Wall Street 2011 Bonuses Lowest since 2008 But Still Exceed GDP Of Paraguay
Wall Street bonuses for 2011 were $19.7 billion, which reflects a decrease of 14% from 2010 and is the lowest since 2008. That works out to an average $121,000 bonus per employee.
The decrease was due to significant reductions in profits that resulted from fears about the financial crisis in Europe. There were also 4,300 job cuts in the industry in 2011. As a comparative, bonuses in 2006 were $34.3 billion, which reflected their peak. Wall Street executives are predicting that the slow downs are temporary.
“Cash bonuses were down in 2011, reflecting a difficult year on Wall Street,” Thomas DiNapoli, New York Comptroller, said. “Profits were down sharply and securities firms in New York City resumed downsizing in the second half of the year. The securities industry, which is a critical component of the economies of New York City and New York State, faces continued challenges as it works through the fallout from the financial crisis and adjusts to regulatory reforms.”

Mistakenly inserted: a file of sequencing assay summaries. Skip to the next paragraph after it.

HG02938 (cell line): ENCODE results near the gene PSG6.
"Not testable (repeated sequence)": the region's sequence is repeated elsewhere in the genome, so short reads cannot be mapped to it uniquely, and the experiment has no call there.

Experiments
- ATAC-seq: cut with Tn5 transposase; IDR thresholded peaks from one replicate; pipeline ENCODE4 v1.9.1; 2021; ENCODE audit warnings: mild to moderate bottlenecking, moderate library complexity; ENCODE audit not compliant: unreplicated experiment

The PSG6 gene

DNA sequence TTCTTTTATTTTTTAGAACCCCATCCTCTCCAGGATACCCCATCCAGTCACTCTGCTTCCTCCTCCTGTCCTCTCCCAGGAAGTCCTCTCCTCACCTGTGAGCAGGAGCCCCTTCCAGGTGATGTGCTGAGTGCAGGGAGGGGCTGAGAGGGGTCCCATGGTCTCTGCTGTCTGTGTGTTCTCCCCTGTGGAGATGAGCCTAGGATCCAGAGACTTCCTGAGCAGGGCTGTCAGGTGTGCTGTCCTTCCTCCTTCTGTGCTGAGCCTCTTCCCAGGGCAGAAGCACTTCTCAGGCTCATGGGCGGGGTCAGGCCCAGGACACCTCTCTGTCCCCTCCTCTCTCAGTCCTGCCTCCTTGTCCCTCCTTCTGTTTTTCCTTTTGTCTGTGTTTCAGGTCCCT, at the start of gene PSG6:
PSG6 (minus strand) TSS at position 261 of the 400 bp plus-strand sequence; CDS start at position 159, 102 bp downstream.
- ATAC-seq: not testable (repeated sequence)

When you consider that the reduced bonus pool exceeds the GDP of 90 small countries including Paraguay, Estonia, Iceland and Jamaica it is still a staggering amount.
The bonus and employee reductions also impacted tax revenue. Before the start of the financial crisis, business and personal income tax collections from Wall Street related activities accounted for up to 20 percent of New York State tax revenues, but that contribution declined to 14 percent last year. Wall Street’s contribution to the City’s tax collections has declined from 13 percent of City tax revenues to less than 7 percent.
The financial data is based on projections reported by the Office of the New York State Comptroller.